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MICHAEL DOWNEY - a rare sign of sanity from that huge mental hospital just to the north of here called Canada.

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15/12/07

More and more people sharing my vegan disposition

MICHAEL DOWNEY
The Western Star

We're a country that is apparently comprised mostly of people who are either overweight, and/or obsessed with dieting into the realm of malnourishment. Here in the lackadaisical tenancy of rich western civilization it's amusing, even for the poor.

Elsewhere I'd imagine it's infuriating.

Last week I wrote about the madness that has overwhelmed us - struggling to pass laws governing trans-fats like they were hand grenades and imposing hilariously impotent regulations on school cafeterias while finally breaking down and opting for elastic waistband pants.

What astounded me was the positive reaction by readers in regards to my introductory ramble, whereas I briefly mentioned my conversion from happy-go-lucky carnivore to grouchy, austere vegan.

A few years ago, I couldn't grasp the point of being a vegan. Nor could I conceive of what foul madness must drive a person to commit to such an undertaking. Self important, I resented the sanctimonious vegans, and once applauded the audacity of a friend who literally ate the flyer for tofurkey, that was given to her by a vegan at Thanksgiving.

My delight at witnessing such a perfectly offensive manoeuvre is the only proof that I'm behaving of my own volition, and have not been brainwashed by some militant vegan terrorist cell. A few years ago I dated a girl who was a hardcore vegan.

I thought that if there was ever a point in my life where I'd become a vegan, it would be then. But no. I wolfed down hamburgers with reckless abandon, while scoffing at her revulsion for my eating habits.

Now I understand. I took note of Lisa Simpson's lesson in an early Simpson's episode where Lisa learns that badgering people may not be the most appropriate way of teaching people, since no matter what you intend, something you're doing would be considered offensive to somebody else who has their head on straighter than yours.

It was a few more years before the weight of the everything that's wrong in this world broke me, and I realized that you can't complain about what's wrong with the environment and human behaviour, while secretly using your own gratification to justify contributing to the damage.

So one day, I just stopped. No more meat.

Welcome to miserable vegetarian life.

It was then that I realized that I must have been eating barnfuls of animals each day, because nearly every meal I was accustomed to eating was off-limits.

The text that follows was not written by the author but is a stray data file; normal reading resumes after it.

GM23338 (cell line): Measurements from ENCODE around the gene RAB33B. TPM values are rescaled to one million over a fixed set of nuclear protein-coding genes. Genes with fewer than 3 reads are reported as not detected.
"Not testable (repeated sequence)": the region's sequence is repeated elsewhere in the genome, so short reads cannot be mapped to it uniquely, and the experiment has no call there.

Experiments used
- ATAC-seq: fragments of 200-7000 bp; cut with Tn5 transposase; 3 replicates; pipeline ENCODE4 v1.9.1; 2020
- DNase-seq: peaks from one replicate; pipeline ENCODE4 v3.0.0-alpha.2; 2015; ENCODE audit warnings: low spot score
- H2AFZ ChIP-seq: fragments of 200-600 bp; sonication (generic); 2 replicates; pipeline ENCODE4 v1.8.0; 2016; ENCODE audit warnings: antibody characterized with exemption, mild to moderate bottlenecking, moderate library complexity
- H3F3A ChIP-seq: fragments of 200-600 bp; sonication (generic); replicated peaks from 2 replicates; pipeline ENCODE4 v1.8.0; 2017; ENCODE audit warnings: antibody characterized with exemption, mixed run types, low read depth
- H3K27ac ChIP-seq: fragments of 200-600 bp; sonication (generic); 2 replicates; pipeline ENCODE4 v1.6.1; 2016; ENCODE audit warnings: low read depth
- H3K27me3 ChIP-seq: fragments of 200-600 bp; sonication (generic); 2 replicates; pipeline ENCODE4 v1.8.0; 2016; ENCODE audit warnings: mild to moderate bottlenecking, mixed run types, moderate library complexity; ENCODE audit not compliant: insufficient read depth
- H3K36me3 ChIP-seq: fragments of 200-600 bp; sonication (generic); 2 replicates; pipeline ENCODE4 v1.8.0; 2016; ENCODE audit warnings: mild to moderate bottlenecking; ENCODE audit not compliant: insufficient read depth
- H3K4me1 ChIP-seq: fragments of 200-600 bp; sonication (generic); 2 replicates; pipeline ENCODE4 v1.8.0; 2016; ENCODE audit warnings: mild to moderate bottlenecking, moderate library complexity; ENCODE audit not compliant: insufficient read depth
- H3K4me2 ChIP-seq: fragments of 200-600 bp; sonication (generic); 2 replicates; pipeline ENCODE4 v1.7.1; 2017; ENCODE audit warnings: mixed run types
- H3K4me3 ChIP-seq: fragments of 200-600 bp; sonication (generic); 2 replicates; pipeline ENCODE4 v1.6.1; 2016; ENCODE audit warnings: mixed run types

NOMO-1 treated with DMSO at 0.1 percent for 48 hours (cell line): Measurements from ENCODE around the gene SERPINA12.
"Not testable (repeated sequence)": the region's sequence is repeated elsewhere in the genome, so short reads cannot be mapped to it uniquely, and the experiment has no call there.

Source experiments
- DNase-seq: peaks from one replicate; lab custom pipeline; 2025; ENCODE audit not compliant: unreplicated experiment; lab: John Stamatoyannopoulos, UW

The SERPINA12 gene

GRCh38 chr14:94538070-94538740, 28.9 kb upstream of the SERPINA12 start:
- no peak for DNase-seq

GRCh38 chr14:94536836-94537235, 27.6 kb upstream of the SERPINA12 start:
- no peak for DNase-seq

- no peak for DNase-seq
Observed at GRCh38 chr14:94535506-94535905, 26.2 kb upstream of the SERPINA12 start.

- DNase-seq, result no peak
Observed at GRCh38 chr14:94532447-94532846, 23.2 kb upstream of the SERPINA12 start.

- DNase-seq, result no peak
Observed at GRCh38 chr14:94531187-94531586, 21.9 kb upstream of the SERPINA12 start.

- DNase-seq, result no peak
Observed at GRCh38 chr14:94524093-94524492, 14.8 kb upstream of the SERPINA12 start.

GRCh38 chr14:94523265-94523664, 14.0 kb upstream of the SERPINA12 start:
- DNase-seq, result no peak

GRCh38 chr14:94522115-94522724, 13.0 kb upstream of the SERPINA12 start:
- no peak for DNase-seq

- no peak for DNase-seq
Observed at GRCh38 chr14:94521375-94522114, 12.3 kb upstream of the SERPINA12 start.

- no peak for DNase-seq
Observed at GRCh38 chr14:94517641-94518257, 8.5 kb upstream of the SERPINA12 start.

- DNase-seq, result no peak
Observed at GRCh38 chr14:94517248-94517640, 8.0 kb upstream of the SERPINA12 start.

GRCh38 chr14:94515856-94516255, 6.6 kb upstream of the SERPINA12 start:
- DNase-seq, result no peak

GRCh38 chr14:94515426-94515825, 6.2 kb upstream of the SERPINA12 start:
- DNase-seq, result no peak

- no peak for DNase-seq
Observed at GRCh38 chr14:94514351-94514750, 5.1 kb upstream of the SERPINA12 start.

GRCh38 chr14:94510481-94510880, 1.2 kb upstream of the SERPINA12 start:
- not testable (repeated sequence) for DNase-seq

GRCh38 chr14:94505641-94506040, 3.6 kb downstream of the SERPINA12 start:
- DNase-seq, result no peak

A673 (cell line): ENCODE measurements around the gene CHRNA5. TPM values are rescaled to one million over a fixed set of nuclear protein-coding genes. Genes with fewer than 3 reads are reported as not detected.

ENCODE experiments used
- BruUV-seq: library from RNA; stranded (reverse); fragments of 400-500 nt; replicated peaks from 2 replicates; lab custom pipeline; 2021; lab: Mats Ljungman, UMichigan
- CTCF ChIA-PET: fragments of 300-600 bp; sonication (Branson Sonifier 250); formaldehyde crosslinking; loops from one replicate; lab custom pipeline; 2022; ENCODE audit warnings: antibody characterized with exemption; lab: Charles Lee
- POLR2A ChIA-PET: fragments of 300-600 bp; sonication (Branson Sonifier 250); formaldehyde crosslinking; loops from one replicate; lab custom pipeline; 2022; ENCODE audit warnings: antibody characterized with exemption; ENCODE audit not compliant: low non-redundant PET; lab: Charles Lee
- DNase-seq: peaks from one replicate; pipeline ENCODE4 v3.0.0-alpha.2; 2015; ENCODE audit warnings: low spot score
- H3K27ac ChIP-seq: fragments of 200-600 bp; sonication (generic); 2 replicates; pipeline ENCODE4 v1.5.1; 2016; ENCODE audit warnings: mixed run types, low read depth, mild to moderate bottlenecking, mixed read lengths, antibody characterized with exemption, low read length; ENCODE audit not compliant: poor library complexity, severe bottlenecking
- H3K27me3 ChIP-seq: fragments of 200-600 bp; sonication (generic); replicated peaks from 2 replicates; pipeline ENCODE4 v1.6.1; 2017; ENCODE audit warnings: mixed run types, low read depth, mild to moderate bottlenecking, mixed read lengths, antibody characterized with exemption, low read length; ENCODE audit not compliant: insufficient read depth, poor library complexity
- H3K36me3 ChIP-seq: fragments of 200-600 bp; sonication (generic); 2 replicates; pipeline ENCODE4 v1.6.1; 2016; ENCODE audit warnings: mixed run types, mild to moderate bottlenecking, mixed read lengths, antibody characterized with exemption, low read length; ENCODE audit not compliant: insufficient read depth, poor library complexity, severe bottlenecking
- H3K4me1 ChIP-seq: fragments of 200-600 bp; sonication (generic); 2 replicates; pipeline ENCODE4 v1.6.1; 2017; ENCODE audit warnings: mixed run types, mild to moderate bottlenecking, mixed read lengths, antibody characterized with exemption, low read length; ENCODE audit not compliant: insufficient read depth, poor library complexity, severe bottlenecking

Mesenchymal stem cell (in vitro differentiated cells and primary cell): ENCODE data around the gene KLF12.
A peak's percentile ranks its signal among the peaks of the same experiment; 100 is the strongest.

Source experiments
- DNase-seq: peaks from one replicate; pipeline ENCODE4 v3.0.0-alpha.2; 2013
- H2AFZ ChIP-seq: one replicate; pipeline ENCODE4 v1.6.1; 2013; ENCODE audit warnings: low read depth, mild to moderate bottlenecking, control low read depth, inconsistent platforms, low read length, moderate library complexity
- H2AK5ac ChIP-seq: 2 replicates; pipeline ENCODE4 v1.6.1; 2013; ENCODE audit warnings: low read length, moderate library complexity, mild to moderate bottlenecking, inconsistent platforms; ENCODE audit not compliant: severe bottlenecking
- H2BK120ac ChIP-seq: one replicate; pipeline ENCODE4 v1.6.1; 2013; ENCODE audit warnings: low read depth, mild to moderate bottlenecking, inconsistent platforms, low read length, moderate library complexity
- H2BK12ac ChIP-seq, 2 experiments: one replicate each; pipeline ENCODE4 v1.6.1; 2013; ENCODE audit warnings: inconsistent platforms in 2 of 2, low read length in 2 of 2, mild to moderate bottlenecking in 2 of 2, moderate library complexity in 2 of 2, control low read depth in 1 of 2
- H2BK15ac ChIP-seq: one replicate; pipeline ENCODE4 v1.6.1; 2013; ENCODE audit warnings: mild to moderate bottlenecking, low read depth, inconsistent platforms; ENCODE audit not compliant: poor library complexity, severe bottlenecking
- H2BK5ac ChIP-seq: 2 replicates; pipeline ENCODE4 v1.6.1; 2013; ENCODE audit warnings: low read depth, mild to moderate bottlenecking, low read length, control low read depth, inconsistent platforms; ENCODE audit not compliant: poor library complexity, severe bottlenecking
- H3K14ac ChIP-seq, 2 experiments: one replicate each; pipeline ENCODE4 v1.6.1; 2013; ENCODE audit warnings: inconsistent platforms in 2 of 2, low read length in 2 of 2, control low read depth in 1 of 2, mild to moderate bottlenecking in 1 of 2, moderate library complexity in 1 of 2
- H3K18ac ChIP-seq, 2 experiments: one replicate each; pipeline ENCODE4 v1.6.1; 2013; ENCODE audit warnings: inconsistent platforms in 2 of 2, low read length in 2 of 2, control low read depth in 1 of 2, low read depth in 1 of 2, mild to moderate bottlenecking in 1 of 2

The next year would be a distressing display of self-discipline.

The most noticeable immediate consequence of my decision was that, in additional to my spectacularly clear conscience, an undiagnosed but immensely annoying complication that had been plaguing my bowels suddenly disappeared.

I realize now that becoming a vegetarian is exponentially easier than becoming a vegan. I'm glad I didn't undertake the full vegan renovation at one time - the psychological exertion alone would have been unbearable. I was taking refuge from veganism in vegetarianism, essentially capitalizing on the defence that I was already doing enough, thus allowing me to eat pizza every day.

Well, that's all done with now. I don't eat any animals products, aside from the expected extenuating circumstances; accidental ingestion and eating products that use animals but fail to label the minute traces used.

Of course, there's the predictable contradictions of practicality - I'm not about the throw away my durable leather combat boots in exchange for something flimsy.

But more and more, I'm encountering people the same age as me who share my vegan disposition. I feel comforted when I see other agitated young people who are concerned with the state of the world's environmental/political spectrum and are competent enough to engage in the only solution possible, undeterred by the very real possibility that it may not prove to effect enough change quickly enough.

The fact that their conviction drives them to try, amidst insurmountable odds, is inspiring.

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If you have any comments, questions, ideas, etc., my e-mail address is downey911(at)hotmail.com.
Thanks for reading and take care when crossing the street.

www.thewesternstar.com/index.cfm?sid=89791&sc=27

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